What is the F-150 Lightning and why should this new truck be on your radar now that it's on the market for buyers
They’re coming, whether you want them or not, whether you are prepared or not. Electric vehicles are slowly reaching car lots, and more are on the way. One of the newest to hit the market is not a car, but a truck and it carries a very familiar name – Ford F-150. But as this one is their electric model, they have decided to add a snappy tag, calling it the Ford F-150 Lightning. Let’s take a look at Ford’s all-new, all-electric truck and decide if it is worth the price tag.
THE F-150 LIGHTNING – AN OVERVIEW
Car and Driver calls the new F-150 Lightning Ford’s “most ambitious innovation since the Model T” and they just may be on to something. The new Lightning looks remarkably similar in body and cabin to the gas-guzzling V-6 and V-8, but this electric F-150 swaps out those engines for a pair of electric motors with the option of one of two battery packs.
If you decide to go with the F-150 Lightning’s Standard-Range battery pack, you will see around 230 miles per full battery charge. If you opt instead for the Extended-Range battery, then you are going to see almost 100 miles more on your fully charged battery. On the surface, the decision to go with the Extended-Range battery appears to be a no-brainer. So, we’ll take a look at the price difference in a bit.
THE F-150 LIGHTNING MODELS
The new F-150 Lightning comes in six different model types. As you can imagine, the lower the price, the fewer bells and whistles you will be offered. Let’s take a look at the models and their base prices.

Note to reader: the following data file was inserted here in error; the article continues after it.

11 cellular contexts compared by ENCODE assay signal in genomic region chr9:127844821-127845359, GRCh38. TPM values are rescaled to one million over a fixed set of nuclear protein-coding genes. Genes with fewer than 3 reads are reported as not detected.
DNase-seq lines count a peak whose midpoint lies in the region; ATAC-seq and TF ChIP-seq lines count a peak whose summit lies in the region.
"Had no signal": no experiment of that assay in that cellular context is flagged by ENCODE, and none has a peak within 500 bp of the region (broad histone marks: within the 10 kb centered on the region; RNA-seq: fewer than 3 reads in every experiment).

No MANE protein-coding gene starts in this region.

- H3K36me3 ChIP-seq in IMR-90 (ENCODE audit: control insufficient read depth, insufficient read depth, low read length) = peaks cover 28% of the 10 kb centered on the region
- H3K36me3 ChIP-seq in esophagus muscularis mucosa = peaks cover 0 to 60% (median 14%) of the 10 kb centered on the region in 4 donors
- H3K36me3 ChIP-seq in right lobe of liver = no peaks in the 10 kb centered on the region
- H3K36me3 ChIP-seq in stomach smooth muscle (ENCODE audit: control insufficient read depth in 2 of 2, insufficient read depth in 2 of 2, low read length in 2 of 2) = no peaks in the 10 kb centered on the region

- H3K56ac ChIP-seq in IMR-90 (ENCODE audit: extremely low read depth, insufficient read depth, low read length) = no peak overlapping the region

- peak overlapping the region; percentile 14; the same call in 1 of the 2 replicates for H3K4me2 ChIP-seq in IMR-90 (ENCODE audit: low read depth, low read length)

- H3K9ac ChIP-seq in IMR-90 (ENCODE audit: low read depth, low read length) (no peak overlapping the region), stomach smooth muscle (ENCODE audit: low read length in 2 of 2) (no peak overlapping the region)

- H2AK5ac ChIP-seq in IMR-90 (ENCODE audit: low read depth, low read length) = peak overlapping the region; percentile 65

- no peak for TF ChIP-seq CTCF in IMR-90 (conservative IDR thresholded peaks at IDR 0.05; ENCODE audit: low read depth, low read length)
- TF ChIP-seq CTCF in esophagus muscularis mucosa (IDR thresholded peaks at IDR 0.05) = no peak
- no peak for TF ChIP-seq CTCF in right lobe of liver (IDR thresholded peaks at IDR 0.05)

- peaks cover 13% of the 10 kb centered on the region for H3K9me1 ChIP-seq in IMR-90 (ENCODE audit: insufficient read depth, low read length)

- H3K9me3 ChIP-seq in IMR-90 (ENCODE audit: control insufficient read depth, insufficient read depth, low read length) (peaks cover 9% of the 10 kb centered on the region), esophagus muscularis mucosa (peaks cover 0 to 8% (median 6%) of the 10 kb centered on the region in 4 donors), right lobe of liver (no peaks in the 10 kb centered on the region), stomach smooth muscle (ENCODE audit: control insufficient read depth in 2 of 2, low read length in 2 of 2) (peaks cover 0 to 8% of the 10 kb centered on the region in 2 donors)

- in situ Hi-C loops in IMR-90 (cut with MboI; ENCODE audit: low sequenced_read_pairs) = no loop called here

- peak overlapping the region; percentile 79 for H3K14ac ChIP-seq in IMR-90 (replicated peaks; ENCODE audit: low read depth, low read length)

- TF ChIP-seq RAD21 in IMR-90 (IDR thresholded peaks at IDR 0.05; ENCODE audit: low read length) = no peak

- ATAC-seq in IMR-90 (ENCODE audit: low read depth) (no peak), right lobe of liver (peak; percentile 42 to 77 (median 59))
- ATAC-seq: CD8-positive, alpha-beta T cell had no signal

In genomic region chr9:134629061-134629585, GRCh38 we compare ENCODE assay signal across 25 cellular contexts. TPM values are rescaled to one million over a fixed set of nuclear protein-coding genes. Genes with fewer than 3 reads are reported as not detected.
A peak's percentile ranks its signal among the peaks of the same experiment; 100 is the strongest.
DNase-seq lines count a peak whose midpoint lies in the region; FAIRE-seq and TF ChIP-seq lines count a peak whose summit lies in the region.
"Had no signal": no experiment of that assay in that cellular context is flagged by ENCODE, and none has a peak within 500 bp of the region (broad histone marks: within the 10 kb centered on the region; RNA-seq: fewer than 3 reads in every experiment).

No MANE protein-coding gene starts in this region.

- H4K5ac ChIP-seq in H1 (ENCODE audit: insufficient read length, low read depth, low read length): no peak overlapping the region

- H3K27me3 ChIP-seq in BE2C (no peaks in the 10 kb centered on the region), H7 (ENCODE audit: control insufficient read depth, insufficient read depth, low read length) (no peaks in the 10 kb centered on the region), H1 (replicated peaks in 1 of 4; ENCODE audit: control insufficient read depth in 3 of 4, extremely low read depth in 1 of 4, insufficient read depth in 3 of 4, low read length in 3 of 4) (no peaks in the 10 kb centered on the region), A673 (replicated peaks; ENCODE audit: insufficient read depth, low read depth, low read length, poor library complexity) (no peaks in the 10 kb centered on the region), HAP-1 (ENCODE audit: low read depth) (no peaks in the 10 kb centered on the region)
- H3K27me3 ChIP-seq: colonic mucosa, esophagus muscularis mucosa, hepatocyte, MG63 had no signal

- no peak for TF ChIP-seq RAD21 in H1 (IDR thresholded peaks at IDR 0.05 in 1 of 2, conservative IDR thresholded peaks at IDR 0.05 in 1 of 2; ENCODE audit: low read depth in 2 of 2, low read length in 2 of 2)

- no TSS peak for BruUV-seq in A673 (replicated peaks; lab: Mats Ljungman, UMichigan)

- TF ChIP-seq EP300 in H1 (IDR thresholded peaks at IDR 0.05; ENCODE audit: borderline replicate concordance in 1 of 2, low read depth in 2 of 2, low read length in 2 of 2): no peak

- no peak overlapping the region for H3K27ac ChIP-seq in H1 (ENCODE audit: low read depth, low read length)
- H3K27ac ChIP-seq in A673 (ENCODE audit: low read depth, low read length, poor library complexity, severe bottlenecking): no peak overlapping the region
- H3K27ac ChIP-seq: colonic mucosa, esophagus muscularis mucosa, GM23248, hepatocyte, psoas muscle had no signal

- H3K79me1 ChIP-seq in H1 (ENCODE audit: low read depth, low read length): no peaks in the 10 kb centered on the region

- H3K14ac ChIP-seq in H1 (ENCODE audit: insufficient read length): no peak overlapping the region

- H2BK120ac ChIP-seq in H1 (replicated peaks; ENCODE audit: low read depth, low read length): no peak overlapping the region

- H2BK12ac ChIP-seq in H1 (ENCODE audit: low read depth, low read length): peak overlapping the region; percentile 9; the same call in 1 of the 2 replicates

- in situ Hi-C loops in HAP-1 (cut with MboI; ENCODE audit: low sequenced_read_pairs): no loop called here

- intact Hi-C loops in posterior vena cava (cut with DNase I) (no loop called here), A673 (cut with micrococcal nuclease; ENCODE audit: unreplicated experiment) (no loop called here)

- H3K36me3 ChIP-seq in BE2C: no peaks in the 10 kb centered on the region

- F-150 Lightning Pro – base price $41,769.
- F-150 Lightning XLT – base price $54,769.
- F-150 Lightning Lariat – base price $69,269.
- F-150 Lightning XLT Extended Range – $74,169
- F-150 Lightning Lariat Extended Range – $79,169
- F-150 Lightning Platinum Extended Range – $92,669
True, the entry Pro model comes at a solid price, but with it, you will not see any of the comforts you’ll get with the more expensive models. So, if you have a preference for more options, you may want to start with the XLT. Here, though, is where the price tag jumps. If you wish to include the Extended-Range battery, then right off the top you are going to add another $10,000 to your bottom line. This would definitely be a wise investment if you needed your truck to tow. Unfortunately, though, adding the bigger battery pack also means you have to add the 312A High package. This will set you back $9,500 on top of the $10K for the battery. Ouch.
The nice thing about that 312A High package is that it includes quite a few nice add-ons that could possibly make that price increase worth it. These include heated front seats and steering wheel, adaptive cruise control, a power-operated tailgate, Ford’s Pro Power Onboard generator feature, and in-dash navigation among the many additions. You will have to decide whether these features equate to the price jump.
THE F-150 LIGHTNING IS POWERFUL
Make no mistake about it, even with the Standard-Range, the Lightning is just that. Standards are two electric motors and all-wheel drive. The two motors on the Standard-Range Lightning combine to give the truck 452 horsepower. With the Extended-Range battery pack, the F-150 Lightning cranks it up to 580 horsepower. According to Car and Driver, their test F-150 Lightning Platinum reached 60 mph in a brisk 4.0 seconds. Not bad for a truck as large as this one. The handling of the truck was just as good, if not better than the gas-powered F-150.
BUT CAN IT TOW?